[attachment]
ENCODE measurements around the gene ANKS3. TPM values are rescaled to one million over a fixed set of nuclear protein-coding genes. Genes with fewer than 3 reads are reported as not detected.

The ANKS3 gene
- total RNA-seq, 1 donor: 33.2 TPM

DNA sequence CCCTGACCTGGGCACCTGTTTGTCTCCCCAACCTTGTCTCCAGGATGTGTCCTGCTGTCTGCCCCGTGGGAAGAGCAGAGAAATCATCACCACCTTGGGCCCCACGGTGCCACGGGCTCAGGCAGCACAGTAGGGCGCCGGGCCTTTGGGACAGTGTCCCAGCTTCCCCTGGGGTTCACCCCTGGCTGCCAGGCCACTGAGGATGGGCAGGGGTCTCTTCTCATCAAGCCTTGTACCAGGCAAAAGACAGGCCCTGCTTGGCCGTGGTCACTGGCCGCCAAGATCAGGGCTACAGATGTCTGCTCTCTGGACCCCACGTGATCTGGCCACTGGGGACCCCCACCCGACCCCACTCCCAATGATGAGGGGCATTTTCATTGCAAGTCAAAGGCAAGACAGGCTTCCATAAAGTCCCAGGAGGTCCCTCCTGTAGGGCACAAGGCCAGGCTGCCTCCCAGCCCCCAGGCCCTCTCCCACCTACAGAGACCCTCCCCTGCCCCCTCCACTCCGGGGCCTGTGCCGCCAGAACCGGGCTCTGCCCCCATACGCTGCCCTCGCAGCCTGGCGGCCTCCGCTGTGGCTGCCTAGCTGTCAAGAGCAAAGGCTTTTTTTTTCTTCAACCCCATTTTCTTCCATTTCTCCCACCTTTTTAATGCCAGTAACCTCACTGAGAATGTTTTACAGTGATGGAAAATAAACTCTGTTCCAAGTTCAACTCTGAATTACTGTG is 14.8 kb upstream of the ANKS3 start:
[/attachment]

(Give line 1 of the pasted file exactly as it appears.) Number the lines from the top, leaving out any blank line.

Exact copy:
ENCODE measurements around the gene ANKS3. TPM values are rescaled to one million over a fixed set of nuclear protein-coding genes. Genes with fewer than 3 reads are reported as not detected.